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Cor­roded cross­mem­ber

It’s a rare Se­ries III that hasn’t suf­fered from a rusty rear cross­mem­ber, so it’s wise to take a de­cent gan­der. In fact, take a look all the way along the chas­sis. Patched re­pairs aren’t good enough – you want to see pris­tine com­po­nents to be sure that the ve­hi­cle has seen de­cent care. The good news is that re­place­ment parts are read­ily avail­able.

Cor­roded bulk­head

A well-known rust trap. Cor­ro­sion com­mences when the seal be­tween the wind­screen and the top of the bulk­head gives up the ghost and rot sets in. Once per­fo­ra­tion oc­curs, mois­ture finds its way to lower ar­eas and nib­bles away at the down­stairs steel too. Re­pair pan­els and com­plete assem­blies are avail­able, but re­pairs can be an in­volved process.

Bodged re­pairs

Dodgy wir­ing mod­i­fi­ca­tions rule supreme here. Failed orig­i­nal looms are of­ten by­passed us­ing any old cable that comes to hand. If the car you’re look­ing at dis­plays th­ese de­light­ful traits, the best course of ac­tion is a to­tal re-wire. In­dif­fer­ent main­te­nance of me­chan­i­cal parts is also rife, with poor lu­bri­ca­tion regimes lead­ing to rapid wear of mul­ti­ple com­po­nents.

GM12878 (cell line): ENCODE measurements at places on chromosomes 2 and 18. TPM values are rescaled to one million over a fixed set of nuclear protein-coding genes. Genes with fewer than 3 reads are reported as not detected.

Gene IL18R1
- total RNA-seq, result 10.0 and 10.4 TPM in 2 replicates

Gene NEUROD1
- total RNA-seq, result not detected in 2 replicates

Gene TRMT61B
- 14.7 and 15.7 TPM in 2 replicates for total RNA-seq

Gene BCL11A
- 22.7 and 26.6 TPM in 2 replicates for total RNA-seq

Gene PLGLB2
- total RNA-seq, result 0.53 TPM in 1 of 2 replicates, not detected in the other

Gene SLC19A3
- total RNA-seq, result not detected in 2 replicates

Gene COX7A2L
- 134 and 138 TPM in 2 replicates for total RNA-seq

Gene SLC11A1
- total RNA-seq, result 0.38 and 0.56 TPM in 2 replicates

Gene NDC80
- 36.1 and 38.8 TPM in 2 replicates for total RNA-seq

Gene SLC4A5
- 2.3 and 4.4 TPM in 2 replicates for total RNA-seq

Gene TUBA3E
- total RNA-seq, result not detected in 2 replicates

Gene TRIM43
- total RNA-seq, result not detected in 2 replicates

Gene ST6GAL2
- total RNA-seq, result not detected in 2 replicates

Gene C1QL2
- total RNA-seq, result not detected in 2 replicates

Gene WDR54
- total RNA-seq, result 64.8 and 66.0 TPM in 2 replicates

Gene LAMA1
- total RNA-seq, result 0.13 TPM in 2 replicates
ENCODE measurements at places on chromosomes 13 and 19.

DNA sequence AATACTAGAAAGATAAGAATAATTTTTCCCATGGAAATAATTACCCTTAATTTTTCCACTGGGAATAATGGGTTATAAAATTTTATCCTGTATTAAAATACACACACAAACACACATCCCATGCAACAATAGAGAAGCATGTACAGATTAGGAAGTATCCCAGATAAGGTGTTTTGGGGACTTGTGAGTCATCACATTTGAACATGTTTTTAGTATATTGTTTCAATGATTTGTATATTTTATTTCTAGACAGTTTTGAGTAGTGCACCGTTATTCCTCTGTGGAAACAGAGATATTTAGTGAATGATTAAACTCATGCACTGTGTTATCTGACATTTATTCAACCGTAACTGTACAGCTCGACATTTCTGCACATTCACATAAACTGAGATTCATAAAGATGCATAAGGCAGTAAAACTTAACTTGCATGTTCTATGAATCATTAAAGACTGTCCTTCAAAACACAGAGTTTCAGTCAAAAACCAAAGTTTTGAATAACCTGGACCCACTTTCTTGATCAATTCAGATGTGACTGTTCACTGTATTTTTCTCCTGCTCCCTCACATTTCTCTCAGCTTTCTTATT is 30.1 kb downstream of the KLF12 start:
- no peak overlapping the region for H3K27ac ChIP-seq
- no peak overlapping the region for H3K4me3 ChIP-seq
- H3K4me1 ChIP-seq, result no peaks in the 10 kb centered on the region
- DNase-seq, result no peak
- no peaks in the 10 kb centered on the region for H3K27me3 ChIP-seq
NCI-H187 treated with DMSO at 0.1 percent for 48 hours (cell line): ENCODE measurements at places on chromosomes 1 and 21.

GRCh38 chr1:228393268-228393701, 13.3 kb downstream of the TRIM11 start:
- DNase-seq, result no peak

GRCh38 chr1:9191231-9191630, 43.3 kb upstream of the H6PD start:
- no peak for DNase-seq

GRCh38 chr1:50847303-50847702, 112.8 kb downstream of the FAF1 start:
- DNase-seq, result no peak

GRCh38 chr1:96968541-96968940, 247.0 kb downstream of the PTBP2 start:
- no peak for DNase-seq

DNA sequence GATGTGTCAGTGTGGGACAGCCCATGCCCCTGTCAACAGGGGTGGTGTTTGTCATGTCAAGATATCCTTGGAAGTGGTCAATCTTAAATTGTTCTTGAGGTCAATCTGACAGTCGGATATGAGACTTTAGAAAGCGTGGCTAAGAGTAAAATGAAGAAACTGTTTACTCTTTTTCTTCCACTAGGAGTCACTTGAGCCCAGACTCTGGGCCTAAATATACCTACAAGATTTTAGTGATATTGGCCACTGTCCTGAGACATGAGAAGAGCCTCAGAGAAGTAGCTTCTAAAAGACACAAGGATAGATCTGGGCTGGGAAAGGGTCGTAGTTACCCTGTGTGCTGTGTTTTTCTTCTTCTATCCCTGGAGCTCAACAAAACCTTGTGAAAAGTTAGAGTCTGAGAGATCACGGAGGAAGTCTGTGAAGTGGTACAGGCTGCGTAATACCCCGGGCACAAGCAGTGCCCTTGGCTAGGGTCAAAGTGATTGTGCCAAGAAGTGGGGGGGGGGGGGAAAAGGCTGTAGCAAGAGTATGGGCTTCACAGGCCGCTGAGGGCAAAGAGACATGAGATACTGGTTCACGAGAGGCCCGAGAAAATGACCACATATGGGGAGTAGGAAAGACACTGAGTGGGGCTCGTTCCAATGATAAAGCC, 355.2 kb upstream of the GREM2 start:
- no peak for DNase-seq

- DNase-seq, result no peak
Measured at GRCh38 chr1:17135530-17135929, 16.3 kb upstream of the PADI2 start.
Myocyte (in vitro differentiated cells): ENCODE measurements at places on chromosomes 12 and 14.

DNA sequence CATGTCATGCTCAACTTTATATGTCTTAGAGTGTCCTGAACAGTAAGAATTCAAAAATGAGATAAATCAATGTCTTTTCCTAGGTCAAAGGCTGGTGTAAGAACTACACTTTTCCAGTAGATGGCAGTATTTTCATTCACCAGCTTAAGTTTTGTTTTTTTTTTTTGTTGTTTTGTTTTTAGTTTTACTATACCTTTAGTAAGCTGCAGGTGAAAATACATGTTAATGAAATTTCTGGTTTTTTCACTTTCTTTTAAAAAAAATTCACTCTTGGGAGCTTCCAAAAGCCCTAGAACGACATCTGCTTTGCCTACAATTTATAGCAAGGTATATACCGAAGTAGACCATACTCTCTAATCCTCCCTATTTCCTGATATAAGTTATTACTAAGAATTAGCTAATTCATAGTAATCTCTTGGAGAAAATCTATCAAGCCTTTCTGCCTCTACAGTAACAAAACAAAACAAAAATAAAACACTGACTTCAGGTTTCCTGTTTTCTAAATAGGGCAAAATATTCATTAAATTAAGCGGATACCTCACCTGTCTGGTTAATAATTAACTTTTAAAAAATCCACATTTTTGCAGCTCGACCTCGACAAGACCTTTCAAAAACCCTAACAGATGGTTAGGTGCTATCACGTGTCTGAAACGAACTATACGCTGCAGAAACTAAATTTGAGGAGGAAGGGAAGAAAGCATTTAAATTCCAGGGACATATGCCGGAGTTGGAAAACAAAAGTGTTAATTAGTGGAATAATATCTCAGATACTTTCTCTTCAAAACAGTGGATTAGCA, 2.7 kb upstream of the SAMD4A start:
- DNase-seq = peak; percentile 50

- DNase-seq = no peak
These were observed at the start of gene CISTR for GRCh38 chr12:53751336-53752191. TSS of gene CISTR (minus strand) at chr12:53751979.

Plen­ti­ful parts and sim­ple me­chan­i­cal de­sign make a Se­ries III the per­fect project ve­hi­cle to im­prove or re­store in any way you like. ‘Buy a slice of un­de­ni­able clas­sic mo­tor­ing his­tory that is the SIII and you’ll be able to go al­most any­where you wish, al­beit at a se­date pace.’

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